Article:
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Interview: Infogrames Tanners our hides

GBA gets a version of the massive selling PSone classic Driver 2, as we get the low-down from developer Sennari Interactive
Reflections' Driver series was a revelation on PSone, practically defining a genre all by itself. Offering a thrilling, action-packed insight into the criminal underworld, gamers assumed the role of the unflappable Tanner, who drove around a sprawling metropolis, evading the cops while carrying out critical missions.

Driver 2 upped the ante by allowing Tanner to leave his vehicle and take to the streets by foot, or seize control of other vehicles should he wish. And the advent of the GBA and the incredible technical feats achieved by developers over the last year or so has now made the likes of Driver 2 Advance a reality, with Sennari Interactive performing a stunning job of recreating the PSone original.

With the game due for release this autumn, we met up with the development team in a dark alley in Brixton, and handed them a brown paper bag full of questions, then scurried away to our hideout in anticipation of a positive response. Answering the questions were lead programmers Shawn Freeman and Joe Sengir, lead artist Ian McIntosh and producer Craig Selby:

How does the GBA version relate to the PSone original?

The GBA version of Driver 2 is very closely related to the original PlayStation game. We were able to maintain a similar storyline and plot, and use the same characters that we featured in Driver 2 PSone. For the GBA version two large cities are featured (Chicago and Rio De Janeiro) rather than the four in the original. We've added up to four-player link play where the original PSone version featured two-player split screen play. Graphically the environments and cars look very similar to the PSone version.

For someone who may not be familiar with the Driver series, what sort of
gaming experience should they expect?

Driver is a very unique gaming experience, and there is currently no other game like Driver for the Game Boy Advance. Driver 2 places you in the role of Tanner, an undercover cop whose job it is to bust an international crime ring wide open. Tanner becomes the wheelman (or Driver) for this crime ring. The driving is intense with lots of screeching tires, big collisions and fantastic jumps.

Can you tell us a little about the technology behind the game and some of
the effects you've been able to achieve?

Driver 2 Advance is built on Sennari Interactive's X2 Engine. This is a highly tuned engine that is written entirely in Assembly Language. This engine is composed of a highly accurate physics module, a proprietary sound engine, and a very efficient memory manager. This engine allows us to focus on creating a huge 3D world with hundreds of objects present at any given time.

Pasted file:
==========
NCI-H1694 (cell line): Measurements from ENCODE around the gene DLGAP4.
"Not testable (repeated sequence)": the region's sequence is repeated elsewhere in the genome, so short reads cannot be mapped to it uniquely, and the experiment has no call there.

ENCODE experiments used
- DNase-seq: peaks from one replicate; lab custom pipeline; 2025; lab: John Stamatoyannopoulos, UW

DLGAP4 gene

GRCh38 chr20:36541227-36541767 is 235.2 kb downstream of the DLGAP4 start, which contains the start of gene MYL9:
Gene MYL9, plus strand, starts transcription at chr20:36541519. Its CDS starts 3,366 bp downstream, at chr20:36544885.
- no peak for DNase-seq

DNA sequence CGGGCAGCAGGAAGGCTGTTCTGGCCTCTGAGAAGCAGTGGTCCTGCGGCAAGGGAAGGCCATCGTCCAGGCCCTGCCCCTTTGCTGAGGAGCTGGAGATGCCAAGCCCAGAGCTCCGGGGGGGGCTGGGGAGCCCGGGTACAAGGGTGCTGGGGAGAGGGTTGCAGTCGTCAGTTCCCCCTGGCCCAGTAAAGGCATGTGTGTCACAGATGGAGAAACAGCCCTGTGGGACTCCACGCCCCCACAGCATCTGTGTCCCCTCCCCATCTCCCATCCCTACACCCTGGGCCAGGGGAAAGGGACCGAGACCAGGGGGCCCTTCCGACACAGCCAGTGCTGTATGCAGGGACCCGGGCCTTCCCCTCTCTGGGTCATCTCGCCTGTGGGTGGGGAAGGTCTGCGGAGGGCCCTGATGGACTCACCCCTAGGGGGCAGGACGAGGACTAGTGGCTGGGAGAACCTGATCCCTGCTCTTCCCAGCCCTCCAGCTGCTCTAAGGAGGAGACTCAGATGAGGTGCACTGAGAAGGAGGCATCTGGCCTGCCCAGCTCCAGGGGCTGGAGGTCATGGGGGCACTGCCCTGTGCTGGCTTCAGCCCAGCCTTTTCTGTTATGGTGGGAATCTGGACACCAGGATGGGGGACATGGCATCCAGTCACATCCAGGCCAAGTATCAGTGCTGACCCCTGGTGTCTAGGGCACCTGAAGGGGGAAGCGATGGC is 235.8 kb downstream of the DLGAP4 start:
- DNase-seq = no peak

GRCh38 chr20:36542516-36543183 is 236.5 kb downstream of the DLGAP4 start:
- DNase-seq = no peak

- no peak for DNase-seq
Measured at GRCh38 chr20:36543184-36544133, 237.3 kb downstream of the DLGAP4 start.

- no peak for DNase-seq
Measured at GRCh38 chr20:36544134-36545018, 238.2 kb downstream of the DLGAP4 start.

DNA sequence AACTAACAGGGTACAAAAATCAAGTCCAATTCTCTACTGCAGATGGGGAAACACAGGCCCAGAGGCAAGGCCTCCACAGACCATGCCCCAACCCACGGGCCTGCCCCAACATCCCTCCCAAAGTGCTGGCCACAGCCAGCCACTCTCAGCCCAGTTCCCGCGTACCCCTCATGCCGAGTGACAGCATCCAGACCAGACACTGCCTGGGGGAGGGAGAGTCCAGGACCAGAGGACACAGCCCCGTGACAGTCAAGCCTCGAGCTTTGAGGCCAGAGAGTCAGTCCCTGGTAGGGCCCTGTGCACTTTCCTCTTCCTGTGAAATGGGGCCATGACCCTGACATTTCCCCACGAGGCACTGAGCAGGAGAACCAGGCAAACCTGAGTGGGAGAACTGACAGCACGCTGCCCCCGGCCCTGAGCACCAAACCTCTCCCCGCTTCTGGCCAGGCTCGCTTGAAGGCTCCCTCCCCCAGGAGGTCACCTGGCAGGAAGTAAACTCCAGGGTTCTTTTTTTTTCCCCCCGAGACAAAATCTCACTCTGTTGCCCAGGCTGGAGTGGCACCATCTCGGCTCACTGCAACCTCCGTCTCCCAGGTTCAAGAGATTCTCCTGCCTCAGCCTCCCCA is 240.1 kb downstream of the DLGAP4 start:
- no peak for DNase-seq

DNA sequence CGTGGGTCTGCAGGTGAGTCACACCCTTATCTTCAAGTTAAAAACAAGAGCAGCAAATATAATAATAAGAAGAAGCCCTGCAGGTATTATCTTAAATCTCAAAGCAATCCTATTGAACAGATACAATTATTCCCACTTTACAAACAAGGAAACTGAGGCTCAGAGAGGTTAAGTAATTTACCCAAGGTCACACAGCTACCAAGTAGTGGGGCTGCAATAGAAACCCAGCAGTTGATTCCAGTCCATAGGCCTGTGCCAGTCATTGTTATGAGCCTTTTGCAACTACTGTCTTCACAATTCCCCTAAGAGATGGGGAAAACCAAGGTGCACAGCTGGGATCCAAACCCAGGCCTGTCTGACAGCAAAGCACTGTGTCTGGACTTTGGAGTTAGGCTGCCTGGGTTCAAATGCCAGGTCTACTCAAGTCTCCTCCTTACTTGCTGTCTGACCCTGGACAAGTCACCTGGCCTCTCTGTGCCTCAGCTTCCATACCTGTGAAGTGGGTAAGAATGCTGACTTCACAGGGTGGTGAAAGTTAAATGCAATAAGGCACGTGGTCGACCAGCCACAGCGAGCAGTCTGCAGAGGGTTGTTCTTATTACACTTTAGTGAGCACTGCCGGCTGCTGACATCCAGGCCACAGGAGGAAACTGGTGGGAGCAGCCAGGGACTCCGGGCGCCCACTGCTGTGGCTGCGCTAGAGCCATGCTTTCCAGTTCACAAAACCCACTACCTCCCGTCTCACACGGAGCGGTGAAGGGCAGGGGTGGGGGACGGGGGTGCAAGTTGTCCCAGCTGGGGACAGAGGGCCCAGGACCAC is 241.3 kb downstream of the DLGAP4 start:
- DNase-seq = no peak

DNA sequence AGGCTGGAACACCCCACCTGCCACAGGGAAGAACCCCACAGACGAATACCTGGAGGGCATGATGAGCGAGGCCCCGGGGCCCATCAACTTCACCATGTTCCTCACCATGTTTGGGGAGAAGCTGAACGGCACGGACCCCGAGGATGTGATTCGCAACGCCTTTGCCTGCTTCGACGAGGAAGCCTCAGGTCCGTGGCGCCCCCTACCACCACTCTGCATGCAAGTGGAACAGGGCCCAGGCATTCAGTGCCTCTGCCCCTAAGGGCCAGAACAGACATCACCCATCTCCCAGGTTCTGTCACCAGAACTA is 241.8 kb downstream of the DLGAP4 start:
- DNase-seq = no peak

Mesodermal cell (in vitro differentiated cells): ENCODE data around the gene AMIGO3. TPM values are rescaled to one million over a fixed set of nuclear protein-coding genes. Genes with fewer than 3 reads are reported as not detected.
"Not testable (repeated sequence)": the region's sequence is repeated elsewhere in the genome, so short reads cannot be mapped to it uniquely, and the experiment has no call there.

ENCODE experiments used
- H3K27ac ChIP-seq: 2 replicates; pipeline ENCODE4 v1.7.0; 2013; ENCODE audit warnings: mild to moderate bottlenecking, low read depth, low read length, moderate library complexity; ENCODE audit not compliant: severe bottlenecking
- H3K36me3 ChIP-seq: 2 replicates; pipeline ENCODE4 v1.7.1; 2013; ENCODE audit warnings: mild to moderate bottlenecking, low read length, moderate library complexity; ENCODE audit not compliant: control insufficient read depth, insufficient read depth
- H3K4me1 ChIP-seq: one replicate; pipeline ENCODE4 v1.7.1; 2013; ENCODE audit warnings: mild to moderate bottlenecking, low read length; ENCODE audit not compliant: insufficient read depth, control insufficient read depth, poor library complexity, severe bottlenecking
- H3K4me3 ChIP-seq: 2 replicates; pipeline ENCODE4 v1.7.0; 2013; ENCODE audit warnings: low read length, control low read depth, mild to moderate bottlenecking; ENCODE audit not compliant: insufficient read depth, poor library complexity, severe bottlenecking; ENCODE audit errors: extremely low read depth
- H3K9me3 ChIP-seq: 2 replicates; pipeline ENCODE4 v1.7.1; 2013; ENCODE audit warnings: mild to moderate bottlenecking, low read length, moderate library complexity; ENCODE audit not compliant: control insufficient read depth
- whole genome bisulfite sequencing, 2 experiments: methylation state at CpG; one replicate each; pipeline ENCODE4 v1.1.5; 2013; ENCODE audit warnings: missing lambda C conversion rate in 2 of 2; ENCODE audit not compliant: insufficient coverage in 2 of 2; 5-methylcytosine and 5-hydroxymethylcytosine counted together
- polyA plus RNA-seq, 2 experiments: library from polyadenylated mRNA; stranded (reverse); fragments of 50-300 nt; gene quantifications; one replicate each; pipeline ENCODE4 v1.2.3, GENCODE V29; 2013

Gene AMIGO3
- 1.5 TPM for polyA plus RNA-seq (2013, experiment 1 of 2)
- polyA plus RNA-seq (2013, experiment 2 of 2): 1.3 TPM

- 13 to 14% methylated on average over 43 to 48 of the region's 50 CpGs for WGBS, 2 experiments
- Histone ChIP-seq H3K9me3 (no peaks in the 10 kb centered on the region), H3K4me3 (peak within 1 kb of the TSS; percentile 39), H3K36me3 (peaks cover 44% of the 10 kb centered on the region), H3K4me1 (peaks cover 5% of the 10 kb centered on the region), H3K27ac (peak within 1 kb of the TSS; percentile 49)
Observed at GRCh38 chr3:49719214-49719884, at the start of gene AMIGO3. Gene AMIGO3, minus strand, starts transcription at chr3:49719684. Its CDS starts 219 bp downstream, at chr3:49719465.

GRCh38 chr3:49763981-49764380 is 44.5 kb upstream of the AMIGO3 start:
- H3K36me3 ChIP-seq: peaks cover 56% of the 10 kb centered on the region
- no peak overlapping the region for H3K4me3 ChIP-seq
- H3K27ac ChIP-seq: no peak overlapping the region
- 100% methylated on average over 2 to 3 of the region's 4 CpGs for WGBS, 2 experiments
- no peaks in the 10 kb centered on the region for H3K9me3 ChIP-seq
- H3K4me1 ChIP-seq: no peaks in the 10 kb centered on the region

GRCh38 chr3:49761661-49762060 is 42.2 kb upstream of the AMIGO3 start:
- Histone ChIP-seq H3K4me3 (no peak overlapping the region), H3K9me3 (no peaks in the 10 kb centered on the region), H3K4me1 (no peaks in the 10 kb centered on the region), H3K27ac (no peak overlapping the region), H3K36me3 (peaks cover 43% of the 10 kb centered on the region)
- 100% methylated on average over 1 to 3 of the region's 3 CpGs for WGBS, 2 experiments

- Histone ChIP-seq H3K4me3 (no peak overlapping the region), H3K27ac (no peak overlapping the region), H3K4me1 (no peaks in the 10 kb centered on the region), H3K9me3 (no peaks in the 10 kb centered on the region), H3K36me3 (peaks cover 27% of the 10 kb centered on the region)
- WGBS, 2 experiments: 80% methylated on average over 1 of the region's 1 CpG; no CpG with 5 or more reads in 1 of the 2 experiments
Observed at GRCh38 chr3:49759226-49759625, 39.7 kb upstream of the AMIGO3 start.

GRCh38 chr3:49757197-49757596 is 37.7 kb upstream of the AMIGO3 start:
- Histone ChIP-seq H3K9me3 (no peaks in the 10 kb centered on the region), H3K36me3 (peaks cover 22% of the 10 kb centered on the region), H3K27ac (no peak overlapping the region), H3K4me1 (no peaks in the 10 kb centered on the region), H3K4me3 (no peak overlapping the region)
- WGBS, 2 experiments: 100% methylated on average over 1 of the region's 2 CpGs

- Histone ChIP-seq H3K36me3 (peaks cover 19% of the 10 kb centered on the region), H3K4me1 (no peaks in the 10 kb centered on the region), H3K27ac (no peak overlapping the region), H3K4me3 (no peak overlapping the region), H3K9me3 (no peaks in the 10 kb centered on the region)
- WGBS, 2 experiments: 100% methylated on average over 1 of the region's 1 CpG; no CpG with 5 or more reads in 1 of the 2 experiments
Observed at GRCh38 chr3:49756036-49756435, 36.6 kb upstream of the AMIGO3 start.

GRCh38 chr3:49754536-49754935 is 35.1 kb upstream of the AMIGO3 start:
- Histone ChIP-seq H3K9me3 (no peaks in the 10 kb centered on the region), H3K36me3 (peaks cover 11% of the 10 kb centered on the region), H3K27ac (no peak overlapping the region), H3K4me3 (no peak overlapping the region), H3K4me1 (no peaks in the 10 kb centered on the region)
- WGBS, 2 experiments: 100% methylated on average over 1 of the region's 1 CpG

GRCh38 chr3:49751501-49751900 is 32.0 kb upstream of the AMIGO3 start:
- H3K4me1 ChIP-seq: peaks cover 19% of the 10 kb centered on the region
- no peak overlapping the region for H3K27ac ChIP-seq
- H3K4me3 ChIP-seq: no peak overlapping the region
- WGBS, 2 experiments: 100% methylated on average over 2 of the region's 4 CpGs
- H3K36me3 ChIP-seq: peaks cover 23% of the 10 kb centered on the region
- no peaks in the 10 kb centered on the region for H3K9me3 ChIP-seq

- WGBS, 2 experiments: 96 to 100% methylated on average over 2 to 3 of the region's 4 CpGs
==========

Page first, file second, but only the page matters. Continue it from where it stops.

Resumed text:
Some of the effects in Driver 2 Advance are destructible world objects, working brakes lights, backup lights, flashing police lights, a particle system for the smoke, fire and collision effects, real-time palette manipulation to represent vehicle damage, and the use of the GBA's hardware scaling and rotation to achieve an accurate 3D look.

When you're on foot, can you commandeer any vehicle on the road and how
many different types of vehicle are available?

When you are on foot you can commandeer any vehicle except moving cop cars. If you find a parked cop car, you can steal that as well. There are eight different types of vehicles to drive in the game, each with 17 different possible paint schemes. Each vehicle drives and sounds differently based on weight, power, and suspension.

What's your general opinion of the GBA hardware and has the dark display
caused any particular issues during development?

The general consensus of the team is that the GBA is a wonderful piece of hardware that we enjoy developing for. It was also fun to get the GBA to do more than it was originally designed to do. The dark display did present some challenges as far as getting certain images to appear bright enough. The cut scenes for example were gone over at least three times to get them bright enough. However this game is highly visible in most lighting conditions thanks to superb art direction.